Technoculture, Art and Games (TAG) is an interdisciplinary centre for research/ creation in game studies and design, digital culture and interactive art


  back to blog

In space, no one can…

Posted by Bart

nmsI am also doing the No Man’s Sky thing. I’ve only been at it for a week now. I’ve been to about 14 planets in 4 star systems, and catalogued and uploaded an huge amount of flora, fauna and alien waypoints. I have pulled in over $2million mostly from mining huge deposits of gold and emeril in a space pirate infested system and have finally traded in my starter clunker of a ship for a $1.5million beauty (the increased cockpit roominess alone was worth it).  I have frolicked with weird squeaky animals, hiked canyons and caves collecting samples of everything, and gone on alien treasure hunts (the distress signals leading to crashed ships are fun). I have battled space pirates and have have escaped by the skin of my teeth 2 times and died 3 times and I have had heart pumping minutes of being miles from my ship, falling from a cliff on a radioactive planet with waning shields and life support (and no isotopes in sight) and barely making it back in time (my son was literally crying.. god damn the melodramatic computer voice over).

That is already enough for me to reckon with all the controversy this game seems to have generated. At least for now, the game is exactly “full” enough (or “empty” enough) for something that can facilitate player generated experiences that vaguely speak to a tangled mess of EE Doc Smith’s  space opera, Clark and Kubrick’s space odyssey (2001), and Hitchhiker’s Guide to Galaxy (I await the infinite improbably drive upgrade) which works for me just fine (‘talking ’bout my generation here :). I will not lie though, I am not playing NMS as the individualized existential experience so many think it was designed to be (where we are all Matt Damon alone on a hostile planet feeling small in a vast universe talking to ghosts or whatever). Its hard to Matt Damon when I have my two wing buddies beside me – my daughter and son. We are definitely more like the crew of the Millennium Falcon as we switch off the controller, bantering and pestering each other to do this or that along with a constant stream of peanut gallery commentary.  That’s always fun for a while and when one or two of us get bored then we can have some alone time in space or on a planet to do whatever. Except when we wanted that new ship. Then is was all mining, all the time, and quick dashes to the space station trying to avoid the pirates.

It wasn’t until I read Pippin Barr’s first impressions of NMS that I started to think more about the neo-colonial and imperialist discourse embedded in the game (a discourse that runs through the history of space faring and exploration culture in general). I had been focusing my critical reflection more on the phenomenon of procedural world making and musing about the idea of algorithms as game designers and alien agencies (the alien agency that writes itself into the script so-to-speak — there are ghosts in the machine all over the place in this game). Maybe I’ll write something more on that, perhaps in conversation with Miguel Sicart’s more Proteus like experiences in NMS but for now I want to respond to Pippin’s prompt.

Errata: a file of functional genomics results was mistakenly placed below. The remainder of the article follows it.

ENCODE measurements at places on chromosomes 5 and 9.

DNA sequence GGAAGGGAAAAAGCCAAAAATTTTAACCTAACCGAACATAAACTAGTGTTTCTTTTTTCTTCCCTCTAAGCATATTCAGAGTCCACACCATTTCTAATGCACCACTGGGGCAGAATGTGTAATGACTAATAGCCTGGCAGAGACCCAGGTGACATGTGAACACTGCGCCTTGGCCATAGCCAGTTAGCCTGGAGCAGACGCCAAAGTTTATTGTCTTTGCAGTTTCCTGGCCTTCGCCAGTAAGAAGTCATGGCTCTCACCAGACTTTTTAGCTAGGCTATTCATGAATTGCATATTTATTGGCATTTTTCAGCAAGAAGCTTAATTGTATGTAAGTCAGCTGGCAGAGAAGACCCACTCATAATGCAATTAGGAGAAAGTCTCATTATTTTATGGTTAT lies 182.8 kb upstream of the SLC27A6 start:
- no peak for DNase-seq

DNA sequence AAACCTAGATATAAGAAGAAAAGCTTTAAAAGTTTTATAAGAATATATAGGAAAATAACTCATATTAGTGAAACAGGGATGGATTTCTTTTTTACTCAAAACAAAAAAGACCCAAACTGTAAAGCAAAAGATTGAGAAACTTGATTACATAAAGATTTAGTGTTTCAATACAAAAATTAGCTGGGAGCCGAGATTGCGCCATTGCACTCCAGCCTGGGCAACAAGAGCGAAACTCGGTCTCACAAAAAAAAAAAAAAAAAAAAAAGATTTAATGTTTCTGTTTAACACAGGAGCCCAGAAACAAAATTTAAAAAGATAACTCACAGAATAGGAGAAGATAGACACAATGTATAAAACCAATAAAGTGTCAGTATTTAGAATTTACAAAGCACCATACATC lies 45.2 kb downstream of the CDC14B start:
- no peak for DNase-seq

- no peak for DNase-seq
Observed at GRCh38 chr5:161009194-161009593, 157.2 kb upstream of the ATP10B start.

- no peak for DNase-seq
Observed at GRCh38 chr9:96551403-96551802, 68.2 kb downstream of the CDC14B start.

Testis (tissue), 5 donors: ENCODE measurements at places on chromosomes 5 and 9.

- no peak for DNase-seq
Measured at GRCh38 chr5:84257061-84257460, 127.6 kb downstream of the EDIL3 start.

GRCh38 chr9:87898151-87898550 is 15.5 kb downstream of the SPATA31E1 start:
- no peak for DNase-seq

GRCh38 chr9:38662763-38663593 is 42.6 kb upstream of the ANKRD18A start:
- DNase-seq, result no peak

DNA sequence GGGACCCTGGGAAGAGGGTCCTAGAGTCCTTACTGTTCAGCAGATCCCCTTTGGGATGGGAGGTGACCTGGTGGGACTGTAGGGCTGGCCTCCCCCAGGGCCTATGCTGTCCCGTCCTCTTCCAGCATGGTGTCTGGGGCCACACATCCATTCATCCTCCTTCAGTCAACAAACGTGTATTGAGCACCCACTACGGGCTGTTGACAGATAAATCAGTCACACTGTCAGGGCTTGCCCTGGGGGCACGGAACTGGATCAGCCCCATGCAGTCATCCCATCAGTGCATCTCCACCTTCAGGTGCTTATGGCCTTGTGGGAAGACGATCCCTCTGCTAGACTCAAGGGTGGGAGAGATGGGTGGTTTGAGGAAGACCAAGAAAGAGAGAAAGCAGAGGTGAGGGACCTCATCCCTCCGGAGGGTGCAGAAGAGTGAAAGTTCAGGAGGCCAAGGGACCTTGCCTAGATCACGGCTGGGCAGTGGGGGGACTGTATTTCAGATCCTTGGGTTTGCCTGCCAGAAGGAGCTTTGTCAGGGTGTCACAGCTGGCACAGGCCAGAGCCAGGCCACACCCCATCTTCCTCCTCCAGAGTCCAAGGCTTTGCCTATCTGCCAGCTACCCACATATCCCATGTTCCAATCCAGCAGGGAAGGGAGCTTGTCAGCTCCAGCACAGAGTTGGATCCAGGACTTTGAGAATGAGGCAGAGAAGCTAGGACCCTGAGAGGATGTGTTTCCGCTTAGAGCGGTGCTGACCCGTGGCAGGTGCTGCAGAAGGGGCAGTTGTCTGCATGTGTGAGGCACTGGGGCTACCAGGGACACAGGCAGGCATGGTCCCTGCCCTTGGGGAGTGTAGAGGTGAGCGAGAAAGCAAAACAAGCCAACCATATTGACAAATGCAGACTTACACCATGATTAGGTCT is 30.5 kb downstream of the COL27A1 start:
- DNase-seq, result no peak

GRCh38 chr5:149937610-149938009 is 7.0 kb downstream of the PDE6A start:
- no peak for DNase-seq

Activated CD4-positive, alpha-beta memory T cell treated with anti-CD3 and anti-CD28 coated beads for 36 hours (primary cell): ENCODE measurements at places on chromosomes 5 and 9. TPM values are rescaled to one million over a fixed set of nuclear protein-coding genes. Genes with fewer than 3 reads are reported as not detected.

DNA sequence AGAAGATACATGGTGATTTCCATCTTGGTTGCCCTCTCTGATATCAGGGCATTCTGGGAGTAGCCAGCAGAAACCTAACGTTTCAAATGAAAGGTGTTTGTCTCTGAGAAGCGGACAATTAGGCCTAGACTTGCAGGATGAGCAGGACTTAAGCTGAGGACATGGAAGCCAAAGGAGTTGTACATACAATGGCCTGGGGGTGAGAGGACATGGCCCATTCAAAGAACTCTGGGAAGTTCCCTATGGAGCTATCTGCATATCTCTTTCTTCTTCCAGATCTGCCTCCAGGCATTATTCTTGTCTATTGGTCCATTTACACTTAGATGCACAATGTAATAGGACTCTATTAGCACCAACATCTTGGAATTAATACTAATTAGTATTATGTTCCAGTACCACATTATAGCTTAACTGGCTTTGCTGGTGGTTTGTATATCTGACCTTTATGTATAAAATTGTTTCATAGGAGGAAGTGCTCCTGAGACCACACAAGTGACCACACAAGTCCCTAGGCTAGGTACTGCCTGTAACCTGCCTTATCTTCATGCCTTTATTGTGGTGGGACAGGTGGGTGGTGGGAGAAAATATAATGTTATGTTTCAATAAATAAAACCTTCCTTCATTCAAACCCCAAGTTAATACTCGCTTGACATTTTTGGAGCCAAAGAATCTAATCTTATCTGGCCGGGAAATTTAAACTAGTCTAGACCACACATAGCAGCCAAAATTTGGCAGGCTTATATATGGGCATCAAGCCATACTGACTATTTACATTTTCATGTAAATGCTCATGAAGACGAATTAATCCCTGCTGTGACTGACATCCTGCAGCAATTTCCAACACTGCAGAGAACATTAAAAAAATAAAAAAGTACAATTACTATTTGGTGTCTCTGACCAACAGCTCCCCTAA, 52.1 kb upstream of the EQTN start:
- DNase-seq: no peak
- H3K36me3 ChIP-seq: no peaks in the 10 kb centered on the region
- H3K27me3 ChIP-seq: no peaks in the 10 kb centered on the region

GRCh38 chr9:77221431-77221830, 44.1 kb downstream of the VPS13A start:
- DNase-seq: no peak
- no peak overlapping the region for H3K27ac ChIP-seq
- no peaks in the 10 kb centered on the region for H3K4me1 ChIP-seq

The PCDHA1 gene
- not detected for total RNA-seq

There can be no doubt that NMS presents us with a universe that is already “ready to hand” (cf Heidegger). Darren Wershler and I have already talked about this quite a bit in the context of Minecraft and there is this interesting Daniel Vella piece, The Wanderer in the Wilderness that looks at both Minecraft and Proteus with a Heiddeggarian lens. Minecraft worlds are more of a ‘standing reserve’ than NMS planets of course because every block is “useful” and convertible. In NMS the standing reserve is revealed to you via your scanners (I am calling this the tricorder moment because its also the mechanic that produces micro-plot points in the narrative such as it is — that’s how Star Trek plots work as well; via this double vision).

You land on a planet and your default imperative is informed by a combination of need and desire premised on your capacity for destruction and accumulation. Your body/your self (you are actually nothing more than your multi-tool and your exosuit in this game – that’s kinda cool) both destroys things so their value can be extracted (either in terms of need or desire) and it collects/accumulates things and information (both are convertible into currency). So yes, this is a unreflexive game about individualism, capitalism, imperialism, and colonialism – “where do YOU want to go today.”  The three most important mechanics in this sense are mobility-expansion (your passage though the universe), accumulation (destroying and collecting), and wealth creation as expansion multiplied by accumulation to the point of excess value (via an obscure market system that, for no apparent reason, manages to place a ATM like kiosk on every god forsaken planet and space station – capitalism colonized the universe seemingly decades or centuries before you arrive in the game).  No wonder Pippin feels like a dick. The universe is already fucked up.

It’s because of this blatant and seemingly unreflexive set of discursive mechanics in the game that might make it an interesting object for further reflection, play and ideally modding (or so that designers could consider opportunities for subversion and counter discourses in the wave of  procedural “likewise” games that are sure to follow).  So here is a counter reading of NMS as a game about neo-imperialism/Empire (or some version of that – I am mushing all the relevant terms on purpose but they can be teased out more gently if desired). There are four sub-mechanics that I think are interesting here so far.

  1. The inventory system — as with so many games the logic of accumulation hits a wall when designers give players limited inventories. Of course this generates a core set of game goals that is reminiscent of my D&D days when the most important magic item you could have was a “bag of holding.” Players get pissed off because this inventory work or sorting, classifying, stacking, etc… detracts from the game experience (others say it preps us for white collar reality) but in terms of capitalist logics there is something to think about here. The problem with capitalism-imperialism is not consumption as such (we need to eat, to have shelter, and even create culture which includes technology) but rather exploitation. Or as Marcuse would put it there is a difference between consumption based on need and consumption based on desire…  do you need a bigger ship or do you desire it? The fact is that games turn desires into material and not just representational/symbolic needs by not allowing players any meaningful action unless they act on imputed desires (in games, desires are hardwired as needs).  If you don’t get a bigger ship you really aren’t going to get very far so forget getting to the centre of the universe or experiencing any of the cool mid/late game stuff we might have for you but please enjoy feeding the bunnies. At least in the early game though I find it interesting to play to the inventory. We started by collecting everything because we didn’t really know what we needed. As a result, being rational players, we laid waste to everything surround our ship until we could hold no more…the implicit idea is that everything is useful eventually so we just need more space so we can keep laying waste. But that gets boring and useless very quickly and now we must play according to our needs and more importantly we (because I do this together with my kids) must evaluate our desires and decide what to convert into needs because the inventory only allows us to tackle one or two things at a time.  Even when our desire/need became to “make money” to buy a ship we were forced to abandon wasteful accumulation in favour of what might (I said might) be regarded as sustainable mining.